The first thing to know about the term organic is that it is actually a regulated, legal term established by the United States Department of Agriculture (USDA). As a regulated term, all producers (big and small) that become and maintain their annual organic certification, have a very detailed guidebook of standards that dictate and guide their production and handling practices. This is also called the NOP or National Organic Program guidelines. The first step to starting this conversation is by simply asking your farmer or producer, “Are you certified organic?”

If they say yes, that they are indeed certified, there are numerous questions that you can ask from there to help you further understand their production practices. While all organic farmers are required to follow NOP guidelines, all organic farmers also have a certain amount of operational freedom that allows them to employ a spectrum of techniques and practices, based on their own values and site-specific needs. It’s worth noting, all certified farms will have approval to use the USDA organic logo and will have a certificate from their certifying agency that lists all of their approved and verified products. (You can also check the USDA’s Organic Integrity database at https://organic.ams.usda.gov/integrity/ to search for farms by name or county).

Since you’re most likely not a walking encyclopedia of organic regulations, assume nothing! If 100% grass-fed beef or lamb is important to you, ask your organic producer if their animals get any grain in their diet. Producers can feed up to a certain percentage of organic grain while maintaining organic certification requirements. If pasture management is important to you, ask your producer if their laying hens are rotated around or simply stay in one place all year long.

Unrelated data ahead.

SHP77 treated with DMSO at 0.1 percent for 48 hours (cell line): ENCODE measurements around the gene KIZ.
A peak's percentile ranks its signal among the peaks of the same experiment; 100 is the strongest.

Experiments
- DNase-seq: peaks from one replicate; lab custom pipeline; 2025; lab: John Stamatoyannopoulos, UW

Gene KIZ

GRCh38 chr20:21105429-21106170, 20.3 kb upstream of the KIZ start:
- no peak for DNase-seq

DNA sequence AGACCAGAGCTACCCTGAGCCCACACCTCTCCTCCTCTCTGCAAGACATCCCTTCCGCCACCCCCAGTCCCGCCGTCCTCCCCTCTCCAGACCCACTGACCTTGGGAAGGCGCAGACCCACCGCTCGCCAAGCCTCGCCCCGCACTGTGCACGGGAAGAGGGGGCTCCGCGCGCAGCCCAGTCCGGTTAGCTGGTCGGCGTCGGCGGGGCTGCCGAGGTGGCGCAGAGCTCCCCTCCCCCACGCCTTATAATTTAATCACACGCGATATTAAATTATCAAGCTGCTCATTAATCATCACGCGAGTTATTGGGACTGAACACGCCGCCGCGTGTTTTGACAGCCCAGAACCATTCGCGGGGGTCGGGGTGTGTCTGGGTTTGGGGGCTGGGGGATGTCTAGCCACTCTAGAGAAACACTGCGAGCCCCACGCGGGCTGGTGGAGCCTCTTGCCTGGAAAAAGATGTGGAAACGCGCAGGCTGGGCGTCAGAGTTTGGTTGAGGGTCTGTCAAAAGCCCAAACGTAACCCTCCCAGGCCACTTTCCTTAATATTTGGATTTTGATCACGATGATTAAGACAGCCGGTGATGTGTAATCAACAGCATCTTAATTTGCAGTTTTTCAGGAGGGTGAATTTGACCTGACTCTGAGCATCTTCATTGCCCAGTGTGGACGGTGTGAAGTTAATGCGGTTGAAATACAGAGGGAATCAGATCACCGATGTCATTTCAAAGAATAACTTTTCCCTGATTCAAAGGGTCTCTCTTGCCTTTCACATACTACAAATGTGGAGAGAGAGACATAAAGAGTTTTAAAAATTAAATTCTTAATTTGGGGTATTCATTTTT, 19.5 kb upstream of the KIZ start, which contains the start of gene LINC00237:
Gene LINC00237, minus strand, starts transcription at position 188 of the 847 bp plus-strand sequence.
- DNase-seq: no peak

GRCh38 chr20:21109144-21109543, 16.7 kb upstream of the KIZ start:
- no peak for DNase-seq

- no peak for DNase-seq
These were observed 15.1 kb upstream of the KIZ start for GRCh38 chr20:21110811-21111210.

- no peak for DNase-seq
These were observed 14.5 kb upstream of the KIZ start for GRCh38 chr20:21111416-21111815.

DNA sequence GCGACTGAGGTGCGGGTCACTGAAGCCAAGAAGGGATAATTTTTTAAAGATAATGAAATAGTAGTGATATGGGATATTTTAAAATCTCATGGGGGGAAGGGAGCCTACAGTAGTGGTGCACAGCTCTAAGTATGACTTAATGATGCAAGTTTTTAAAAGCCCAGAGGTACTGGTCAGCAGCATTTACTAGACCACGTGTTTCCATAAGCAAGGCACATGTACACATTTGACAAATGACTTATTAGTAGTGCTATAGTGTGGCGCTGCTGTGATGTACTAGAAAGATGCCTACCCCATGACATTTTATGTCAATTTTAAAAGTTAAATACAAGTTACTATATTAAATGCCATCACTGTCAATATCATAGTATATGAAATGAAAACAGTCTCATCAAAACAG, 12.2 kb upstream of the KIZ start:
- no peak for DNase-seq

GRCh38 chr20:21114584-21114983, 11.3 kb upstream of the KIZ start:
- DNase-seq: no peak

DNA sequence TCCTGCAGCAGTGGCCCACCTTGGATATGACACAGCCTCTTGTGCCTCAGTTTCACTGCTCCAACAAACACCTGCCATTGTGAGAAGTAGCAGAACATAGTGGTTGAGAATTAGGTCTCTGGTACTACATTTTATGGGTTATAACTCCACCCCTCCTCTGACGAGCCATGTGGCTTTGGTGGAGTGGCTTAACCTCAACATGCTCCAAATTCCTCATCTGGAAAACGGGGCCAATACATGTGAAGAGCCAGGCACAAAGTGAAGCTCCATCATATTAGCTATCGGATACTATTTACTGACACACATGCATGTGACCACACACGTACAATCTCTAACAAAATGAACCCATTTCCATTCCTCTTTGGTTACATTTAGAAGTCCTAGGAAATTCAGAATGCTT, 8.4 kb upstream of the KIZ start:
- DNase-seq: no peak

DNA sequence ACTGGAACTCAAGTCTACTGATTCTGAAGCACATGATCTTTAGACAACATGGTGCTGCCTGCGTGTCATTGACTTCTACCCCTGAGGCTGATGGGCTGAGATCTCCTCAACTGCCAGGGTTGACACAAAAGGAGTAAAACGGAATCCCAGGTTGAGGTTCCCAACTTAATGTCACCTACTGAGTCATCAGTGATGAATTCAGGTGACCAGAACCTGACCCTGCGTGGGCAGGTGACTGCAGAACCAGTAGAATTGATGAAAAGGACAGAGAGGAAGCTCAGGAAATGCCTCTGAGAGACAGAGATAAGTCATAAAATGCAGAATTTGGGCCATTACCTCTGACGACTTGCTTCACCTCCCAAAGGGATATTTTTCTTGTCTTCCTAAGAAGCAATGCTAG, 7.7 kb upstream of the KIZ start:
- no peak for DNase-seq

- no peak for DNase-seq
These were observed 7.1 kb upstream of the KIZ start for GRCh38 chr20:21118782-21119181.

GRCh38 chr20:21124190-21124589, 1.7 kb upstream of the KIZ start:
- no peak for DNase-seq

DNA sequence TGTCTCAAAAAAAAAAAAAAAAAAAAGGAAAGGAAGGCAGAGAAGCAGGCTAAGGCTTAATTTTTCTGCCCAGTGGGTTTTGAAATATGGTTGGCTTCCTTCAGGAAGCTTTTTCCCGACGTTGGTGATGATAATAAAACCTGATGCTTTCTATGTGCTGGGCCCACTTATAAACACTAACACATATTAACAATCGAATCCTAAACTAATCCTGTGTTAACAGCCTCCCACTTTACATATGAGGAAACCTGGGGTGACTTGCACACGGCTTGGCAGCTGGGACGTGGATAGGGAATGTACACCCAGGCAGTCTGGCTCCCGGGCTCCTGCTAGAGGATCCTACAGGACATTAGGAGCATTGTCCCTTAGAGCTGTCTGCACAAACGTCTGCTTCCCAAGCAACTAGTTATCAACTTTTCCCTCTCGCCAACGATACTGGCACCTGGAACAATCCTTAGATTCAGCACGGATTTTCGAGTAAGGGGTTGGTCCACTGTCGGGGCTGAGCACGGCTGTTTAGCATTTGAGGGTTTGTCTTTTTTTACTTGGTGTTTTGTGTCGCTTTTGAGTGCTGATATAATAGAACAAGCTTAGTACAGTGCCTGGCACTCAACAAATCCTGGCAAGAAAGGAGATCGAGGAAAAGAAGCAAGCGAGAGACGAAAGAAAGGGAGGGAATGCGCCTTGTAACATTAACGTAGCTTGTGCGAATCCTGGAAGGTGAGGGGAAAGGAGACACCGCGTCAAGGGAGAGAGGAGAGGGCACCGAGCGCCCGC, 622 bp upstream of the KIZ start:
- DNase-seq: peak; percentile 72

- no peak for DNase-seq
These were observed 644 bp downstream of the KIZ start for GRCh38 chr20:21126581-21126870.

One common misconception is that organic vegetable producers can’t spray anything on their crops—that’s not true! While they can’t use what some conventional farmers use, organic producers have an arsenal of NOP approved pesticides, herbicides, and fungicides that, within reason and appropriate use, can be used in times of crop duress. (Any treatment that is applied, must be pre-approved, recorded, reported, and inspected by the inspector on their annual visit.) It’s worth noting that these are not synthetic chemicals; they are isolated components of naturally-occurring bacteria, plants, etc. If this is important to you, ask your farmer how they manage pests and control disease. I, for example, don’t use any sprays, but instead rely solely on monitoring pest cycles, crop rotations, fabric barriers, hand picking, and other environmental controls.

In short, farmers are happy to share about our practices with our customers. Don’t be afraid to ask questions or seek out producers who are willing to be transparent with the hows and whys of their production practices. The health and safety of our food matters. With informed consumers and their buying power, we can continue to shape agricultural practices and policy.

Sarah Longstreth is the owner and manager of Good Stead Farm, growing fresh, local organic food for local families using a community supported agriculture (CSA) model, and for local restaurants and farmers markets. She started her Michigan farm after graduating college with a degree in anthropology and after apprenticing on farms in Maine and Minnesota and in Jordan and Egypt.

 

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